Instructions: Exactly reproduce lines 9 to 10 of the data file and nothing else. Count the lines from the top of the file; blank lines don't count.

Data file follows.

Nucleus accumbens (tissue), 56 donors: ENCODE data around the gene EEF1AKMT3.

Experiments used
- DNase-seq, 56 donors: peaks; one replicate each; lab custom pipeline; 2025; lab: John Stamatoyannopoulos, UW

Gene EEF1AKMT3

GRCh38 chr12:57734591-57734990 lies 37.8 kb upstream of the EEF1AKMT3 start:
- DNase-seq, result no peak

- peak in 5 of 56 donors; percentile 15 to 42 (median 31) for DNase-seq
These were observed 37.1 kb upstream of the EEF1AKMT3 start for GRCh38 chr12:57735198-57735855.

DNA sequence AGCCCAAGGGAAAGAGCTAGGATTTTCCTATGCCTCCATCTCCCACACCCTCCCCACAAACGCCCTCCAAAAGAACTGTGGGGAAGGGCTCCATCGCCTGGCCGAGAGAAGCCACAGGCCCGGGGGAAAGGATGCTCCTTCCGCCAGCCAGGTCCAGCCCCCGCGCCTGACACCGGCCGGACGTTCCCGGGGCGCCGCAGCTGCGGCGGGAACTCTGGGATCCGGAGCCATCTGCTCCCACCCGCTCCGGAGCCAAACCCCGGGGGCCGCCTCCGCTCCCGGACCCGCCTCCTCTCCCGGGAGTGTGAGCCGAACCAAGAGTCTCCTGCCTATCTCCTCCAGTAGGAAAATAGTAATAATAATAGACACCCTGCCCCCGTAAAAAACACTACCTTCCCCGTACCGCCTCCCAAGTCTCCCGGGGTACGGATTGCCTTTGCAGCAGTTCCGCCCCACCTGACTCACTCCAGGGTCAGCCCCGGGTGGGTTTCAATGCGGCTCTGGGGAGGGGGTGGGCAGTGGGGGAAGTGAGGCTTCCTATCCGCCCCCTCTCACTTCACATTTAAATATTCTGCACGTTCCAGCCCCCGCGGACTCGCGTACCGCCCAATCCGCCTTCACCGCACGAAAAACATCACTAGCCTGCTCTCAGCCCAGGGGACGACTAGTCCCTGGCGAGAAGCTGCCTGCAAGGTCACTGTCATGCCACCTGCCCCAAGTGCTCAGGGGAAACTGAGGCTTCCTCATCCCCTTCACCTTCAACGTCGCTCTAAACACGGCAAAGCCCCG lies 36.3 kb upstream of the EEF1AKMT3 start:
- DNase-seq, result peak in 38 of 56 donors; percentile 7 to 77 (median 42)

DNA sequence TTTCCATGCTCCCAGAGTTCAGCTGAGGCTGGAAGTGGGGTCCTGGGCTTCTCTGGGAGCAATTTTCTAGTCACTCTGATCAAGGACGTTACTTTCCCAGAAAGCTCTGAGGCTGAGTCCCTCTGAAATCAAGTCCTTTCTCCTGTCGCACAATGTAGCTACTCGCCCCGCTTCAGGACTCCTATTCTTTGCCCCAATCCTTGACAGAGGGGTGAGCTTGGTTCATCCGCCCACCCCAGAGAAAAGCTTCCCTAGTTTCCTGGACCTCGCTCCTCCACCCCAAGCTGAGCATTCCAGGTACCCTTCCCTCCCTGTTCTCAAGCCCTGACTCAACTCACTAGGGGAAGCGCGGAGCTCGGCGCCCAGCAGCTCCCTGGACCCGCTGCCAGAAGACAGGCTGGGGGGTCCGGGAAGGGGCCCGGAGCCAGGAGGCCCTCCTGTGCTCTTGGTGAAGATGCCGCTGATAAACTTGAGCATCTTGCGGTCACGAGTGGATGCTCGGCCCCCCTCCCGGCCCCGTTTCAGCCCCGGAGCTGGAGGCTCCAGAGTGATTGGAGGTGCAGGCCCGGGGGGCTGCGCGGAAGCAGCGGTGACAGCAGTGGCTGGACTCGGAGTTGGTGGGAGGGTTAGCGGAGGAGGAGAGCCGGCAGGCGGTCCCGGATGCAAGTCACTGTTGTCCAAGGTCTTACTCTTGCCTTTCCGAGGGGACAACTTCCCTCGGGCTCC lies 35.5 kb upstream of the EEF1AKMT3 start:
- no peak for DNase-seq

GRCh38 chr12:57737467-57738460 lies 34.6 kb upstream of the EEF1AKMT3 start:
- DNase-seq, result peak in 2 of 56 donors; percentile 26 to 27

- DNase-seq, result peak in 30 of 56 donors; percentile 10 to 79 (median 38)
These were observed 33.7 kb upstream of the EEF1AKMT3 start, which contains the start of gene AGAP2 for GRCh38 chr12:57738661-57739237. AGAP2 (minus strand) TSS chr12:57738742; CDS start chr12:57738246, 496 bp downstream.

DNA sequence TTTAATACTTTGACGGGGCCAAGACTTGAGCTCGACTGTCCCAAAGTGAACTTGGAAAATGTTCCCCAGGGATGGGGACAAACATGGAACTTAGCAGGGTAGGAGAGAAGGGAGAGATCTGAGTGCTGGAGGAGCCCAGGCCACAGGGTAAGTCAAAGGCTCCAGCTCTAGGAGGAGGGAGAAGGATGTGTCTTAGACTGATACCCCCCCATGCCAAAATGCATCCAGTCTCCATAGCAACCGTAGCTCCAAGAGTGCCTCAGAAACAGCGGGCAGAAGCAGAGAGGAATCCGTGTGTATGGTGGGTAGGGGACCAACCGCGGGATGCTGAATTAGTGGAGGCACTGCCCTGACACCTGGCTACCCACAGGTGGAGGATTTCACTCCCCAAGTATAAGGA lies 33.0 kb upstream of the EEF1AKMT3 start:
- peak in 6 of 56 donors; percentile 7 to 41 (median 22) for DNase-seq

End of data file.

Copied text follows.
DNA sequence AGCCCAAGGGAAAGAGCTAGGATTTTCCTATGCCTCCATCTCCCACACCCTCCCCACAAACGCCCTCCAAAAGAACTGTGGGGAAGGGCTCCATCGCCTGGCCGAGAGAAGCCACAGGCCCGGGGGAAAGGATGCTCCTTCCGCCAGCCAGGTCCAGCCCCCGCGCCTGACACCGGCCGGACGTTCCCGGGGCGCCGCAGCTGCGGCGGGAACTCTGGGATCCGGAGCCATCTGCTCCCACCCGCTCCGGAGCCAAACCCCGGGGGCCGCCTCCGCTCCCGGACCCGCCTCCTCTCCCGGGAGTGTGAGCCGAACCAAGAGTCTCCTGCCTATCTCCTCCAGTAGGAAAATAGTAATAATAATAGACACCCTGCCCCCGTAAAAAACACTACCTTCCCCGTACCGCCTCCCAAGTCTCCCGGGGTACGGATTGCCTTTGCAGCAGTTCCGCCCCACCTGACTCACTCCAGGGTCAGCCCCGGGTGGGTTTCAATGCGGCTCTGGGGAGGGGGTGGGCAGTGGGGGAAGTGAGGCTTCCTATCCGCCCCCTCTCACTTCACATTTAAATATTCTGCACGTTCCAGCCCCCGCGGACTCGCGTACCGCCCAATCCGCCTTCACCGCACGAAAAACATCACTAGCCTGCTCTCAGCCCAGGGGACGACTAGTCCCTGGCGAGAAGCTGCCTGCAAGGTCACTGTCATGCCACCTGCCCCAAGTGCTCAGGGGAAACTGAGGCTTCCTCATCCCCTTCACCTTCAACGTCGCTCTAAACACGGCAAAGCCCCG lies 36.3 kb upstream of the EEF1AKMT3 start:
- DNase-seq, result peak in 38 of 56 donors; percentile 7 to 77 (median 42)